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Table 5 Other hospital regulation

From: Increasing the options for reducing adverse events: Results from a modified Delphi technique

Proposals Effect [1 = v.high 6 = negative] mean (std dev) Implement (months) Impact (months) Total (years)
5.1 Regulation should require a defined minimum complement of qualified staff in situ (or in close proximity) following defined procedures in all public and private hospitals, where the required minimum is determined by patient safety during the high-risk period of recuperation. 2.00 (.79) 12 9 1.8
5.2 All hospitals should have in place a risk management system that ensures personnel can initiate action to prevent and/or reduce the impact of risks. Whistle-blower procedures should be formalised to guarantee anonymity and/or protection for whistle blowers. 1.82 (.73) 8 10 1.5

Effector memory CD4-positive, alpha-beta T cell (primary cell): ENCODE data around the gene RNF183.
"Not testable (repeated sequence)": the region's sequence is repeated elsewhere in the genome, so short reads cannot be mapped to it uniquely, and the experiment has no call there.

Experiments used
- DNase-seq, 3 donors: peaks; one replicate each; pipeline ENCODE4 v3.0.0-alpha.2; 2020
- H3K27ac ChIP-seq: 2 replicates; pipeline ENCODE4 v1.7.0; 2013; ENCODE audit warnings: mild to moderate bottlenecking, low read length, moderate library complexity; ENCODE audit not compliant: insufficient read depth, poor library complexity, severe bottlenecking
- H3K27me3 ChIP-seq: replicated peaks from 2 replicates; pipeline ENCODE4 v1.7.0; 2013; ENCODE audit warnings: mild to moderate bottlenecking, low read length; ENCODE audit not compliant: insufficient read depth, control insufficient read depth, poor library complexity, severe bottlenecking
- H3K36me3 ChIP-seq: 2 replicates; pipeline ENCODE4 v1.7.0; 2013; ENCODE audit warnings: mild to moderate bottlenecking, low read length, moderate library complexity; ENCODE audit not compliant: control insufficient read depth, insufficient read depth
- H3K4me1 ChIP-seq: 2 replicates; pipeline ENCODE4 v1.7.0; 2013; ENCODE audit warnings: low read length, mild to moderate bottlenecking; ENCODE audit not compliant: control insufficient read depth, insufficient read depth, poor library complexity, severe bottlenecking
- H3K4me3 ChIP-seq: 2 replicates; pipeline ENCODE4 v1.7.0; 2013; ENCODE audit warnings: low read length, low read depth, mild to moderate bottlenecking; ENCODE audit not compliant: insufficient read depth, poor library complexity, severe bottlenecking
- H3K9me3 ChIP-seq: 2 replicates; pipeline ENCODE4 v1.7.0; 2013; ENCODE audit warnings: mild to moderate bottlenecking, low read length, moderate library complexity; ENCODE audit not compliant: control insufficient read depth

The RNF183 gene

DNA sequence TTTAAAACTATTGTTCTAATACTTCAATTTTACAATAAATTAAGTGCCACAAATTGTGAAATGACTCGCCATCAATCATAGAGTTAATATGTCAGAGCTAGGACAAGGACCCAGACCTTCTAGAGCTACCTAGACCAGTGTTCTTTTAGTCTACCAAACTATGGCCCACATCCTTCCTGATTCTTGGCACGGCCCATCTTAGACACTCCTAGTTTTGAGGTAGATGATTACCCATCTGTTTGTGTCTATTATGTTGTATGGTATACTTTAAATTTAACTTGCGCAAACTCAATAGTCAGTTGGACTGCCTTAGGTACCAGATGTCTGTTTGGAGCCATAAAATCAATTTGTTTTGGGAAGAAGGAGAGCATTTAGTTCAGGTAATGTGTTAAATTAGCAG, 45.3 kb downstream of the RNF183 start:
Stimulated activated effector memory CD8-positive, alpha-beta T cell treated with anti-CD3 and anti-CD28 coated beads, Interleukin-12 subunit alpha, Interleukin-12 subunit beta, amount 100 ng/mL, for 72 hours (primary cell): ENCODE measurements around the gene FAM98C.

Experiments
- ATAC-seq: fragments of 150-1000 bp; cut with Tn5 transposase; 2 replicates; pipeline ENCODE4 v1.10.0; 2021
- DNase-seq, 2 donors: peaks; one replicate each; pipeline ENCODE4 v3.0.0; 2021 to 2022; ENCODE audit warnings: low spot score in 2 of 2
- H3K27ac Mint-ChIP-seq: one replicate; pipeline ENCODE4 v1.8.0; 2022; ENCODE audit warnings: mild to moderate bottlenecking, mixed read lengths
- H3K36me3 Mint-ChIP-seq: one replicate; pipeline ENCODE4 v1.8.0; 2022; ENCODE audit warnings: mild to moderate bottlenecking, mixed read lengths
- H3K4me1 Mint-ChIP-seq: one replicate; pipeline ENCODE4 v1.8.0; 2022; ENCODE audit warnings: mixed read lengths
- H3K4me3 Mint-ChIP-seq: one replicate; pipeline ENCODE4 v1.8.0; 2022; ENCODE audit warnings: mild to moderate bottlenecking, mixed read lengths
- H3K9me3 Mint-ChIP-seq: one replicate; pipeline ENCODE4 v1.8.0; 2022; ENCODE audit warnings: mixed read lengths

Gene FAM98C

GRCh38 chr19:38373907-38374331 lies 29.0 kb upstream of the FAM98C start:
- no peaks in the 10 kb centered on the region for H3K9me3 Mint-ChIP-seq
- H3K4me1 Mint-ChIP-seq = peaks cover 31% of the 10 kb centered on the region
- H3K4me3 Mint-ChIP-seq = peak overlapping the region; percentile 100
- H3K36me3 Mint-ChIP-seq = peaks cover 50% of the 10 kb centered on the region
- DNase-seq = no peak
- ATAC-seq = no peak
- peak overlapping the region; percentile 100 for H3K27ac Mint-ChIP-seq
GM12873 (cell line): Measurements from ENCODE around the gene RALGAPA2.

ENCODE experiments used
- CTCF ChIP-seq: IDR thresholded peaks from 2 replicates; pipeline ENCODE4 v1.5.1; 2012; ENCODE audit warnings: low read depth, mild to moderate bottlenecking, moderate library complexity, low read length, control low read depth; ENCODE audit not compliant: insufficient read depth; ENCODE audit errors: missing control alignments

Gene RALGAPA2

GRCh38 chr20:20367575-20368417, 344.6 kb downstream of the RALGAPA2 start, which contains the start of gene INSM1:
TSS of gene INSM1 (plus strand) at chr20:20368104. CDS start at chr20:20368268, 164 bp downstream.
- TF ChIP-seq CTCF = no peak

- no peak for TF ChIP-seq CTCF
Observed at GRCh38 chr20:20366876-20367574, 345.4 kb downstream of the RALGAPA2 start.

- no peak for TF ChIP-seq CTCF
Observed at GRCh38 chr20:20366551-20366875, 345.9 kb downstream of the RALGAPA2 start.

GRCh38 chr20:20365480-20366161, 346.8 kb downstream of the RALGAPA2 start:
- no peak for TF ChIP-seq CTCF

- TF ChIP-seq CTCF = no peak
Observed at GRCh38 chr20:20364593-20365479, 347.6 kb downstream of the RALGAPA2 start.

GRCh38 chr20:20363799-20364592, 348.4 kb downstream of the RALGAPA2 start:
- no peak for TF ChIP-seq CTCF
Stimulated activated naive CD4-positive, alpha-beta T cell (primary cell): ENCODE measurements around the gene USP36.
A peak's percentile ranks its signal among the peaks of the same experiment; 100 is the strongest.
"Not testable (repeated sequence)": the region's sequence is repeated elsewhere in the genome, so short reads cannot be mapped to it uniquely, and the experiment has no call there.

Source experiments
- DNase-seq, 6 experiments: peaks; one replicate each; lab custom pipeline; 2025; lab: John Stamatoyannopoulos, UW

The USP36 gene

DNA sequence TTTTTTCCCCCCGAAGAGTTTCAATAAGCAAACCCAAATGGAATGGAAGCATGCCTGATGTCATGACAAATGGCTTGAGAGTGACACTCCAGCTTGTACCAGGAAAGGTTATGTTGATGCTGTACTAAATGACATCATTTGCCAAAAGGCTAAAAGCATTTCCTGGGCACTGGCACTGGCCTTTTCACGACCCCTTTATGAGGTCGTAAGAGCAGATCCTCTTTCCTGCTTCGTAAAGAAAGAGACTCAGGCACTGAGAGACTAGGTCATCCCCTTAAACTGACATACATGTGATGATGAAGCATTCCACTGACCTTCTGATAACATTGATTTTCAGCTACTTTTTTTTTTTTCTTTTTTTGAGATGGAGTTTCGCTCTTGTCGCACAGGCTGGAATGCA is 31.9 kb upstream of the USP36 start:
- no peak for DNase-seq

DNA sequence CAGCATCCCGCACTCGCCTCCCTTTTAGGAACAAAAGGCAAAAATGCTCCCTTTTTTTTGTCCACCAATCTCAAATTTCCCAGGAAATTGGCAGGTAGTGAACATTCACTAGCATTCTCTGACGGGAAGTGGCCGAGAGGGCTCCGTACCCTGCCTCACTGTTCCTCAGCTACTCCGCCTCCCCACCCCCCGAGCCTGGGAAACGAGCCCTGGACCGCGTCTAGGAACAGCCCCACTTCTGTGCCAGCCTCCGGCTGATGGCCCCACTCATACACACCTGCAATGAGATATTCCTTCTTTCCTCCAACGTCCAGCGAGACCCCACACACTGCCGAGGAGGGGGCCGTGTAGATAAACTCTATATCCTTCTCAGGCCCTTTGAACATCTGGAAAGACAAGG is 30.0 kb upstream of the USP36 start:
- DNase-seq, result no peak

5.3 All hospitals should have trained, specialized risk management staff. 2.24 (.75) 9 11 1.7
5.4 All hospital staff should be trained in risk management, so that all staff assume 'ownership' of safety and quality issues.a 2.00 (.94) 12 11 1.9
5.5 All hospitals should have in place an equipment replacement program and dedicated funding should be made available annually to replace unsafe equipment. This funding should not be part of the overall budget. 2.19 (.91) 11 31 3.5
5.6 All university hospitals should have medical education departments for (a) education, (b) credentialing and (c) simulation. 1.94 (.57) 31 19 4.2
  1. a There is some scope for disagreement about what this might mean in practice. For example, the Victorian Department of Human Services believes 'that all staff should be aware of RCA processes (Root Cause Analysis) but need not be fully trained in conducting a RCA'.